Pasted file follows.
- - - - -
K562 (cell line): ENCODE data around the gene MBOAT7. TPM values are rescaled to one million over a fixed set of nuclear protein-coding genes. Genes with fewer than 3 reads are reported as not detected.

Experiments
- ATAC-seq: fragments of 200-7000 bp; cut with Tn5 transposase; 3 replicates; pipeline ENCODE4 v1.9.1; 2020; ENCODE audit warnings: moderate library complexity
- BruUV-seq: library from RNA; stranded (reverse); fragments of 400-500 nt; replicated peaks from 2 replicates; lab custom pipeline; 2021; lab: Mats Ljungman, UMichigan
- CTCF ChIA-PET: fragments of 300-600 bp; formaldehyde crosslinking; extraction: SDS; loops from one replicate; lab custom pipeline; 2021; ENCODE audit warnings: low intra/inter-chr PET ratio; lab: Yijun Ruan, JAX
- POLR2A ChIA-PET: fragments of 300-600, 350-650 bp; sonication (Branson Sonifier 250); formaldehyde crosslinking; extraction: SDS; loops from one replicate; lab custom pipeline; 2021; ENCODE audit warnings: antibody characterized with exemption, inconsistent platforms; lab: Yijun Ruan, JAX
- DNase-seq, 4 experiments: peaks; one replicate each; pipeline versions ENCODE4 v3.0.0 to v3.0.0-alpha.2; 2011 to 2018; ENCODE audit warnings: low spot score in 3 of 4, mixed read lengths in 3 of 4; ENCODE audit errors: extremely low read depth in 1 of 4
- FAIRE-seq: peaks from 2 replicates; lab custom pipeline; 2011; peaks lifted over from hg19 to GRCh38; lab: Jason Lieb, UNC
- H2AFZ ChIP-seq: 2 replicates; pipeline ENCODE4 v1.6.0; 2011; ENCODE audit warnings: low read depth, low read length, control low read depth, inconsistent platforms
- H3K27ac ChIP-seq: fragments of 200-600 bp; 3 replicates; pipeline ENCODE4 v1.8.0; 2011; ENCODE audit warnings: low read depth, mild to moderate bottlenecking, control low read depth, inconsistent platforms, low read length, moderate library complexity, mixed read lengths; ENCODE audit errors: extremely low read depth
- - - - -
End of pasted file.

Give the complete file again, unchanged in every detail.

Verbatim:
K562 (cell line): ENCODE data around the gene MBOAT7. TPM values are rescaled to one million over a fixed set of nuclear protein-coding genes. Genes with fewer than 3 reads are reported as not detected.

Experiments
- ATAC-seq: fragments of 200-7000 bp; cut with Tn5 transposase; 3 replicates; pipeline ENCODE4 v1.9.1; 2020; ENCODE audit warnings: moderate library complexity
- BruUV-seq: library from RNA; stranded (reverse); fragments of 400-500 nt; replicated peaks from 2 replicates; lab custom pipeline; 2021; lab: Mats Ljungman, UMichigan
- CTCF ChIA-PET: fragments of 300-600 bp; formaldehyde crosslinking; extraction: SDS; loops from one replicate; lab custom pipeline; 2021; ENCODE audit warnings: low intra/inter-chr PET ratio; lab: Yijun Ruan, JAX
- POLR2A ChIA-PET: fragments of 300-600, 350-650 bp; sonication (Branson Sonifier 250); formaldehyde crosslinking; extraction: SDS; loops from one replicate; lab custom pipeline; 2021; ENCODE audit warnings: antibody characterized with exemption, inconsistent platforms; lab: Yijun Ruan, JAX
- DNase-seq, 4 experiments: peaks; one replicate each; pipeline versions ENCODE4 v3.0.0 to v3.0.0-alpha.2; 2011 to 2018; ENCODE audit warnings: low spot score in 3 of 4, mixed read lengths in 3 of 4; ENCODE audit errors: extremely low read depth in 1 of 4
- FAIRE-seq: peaks from 2 replicates; lab custom pipeline; 2011; peaks lifted over from hg19 to GRCh38; lab: Jason Lieb, UNC
- H2AFZ ChIP-seq: 2 replicates; pipeline ENCODE4 v1.6.0; 2011; ENCODE audit warnings: low read depth, low read length, control low read depth, inconsistent platforms
- H3K27ac ChIP-seq: fragments of 200-600 bp; 3 replicates; pipeline ENCODE4 v1.8.0; 2011; ENCODE audit warnings: low read depth, mild to moderate bottlenecking, control low read depth, inconsistent platforms, low read length, moderate library complexity, mixed read lengths; ENCODE audit errors: extremely low read depth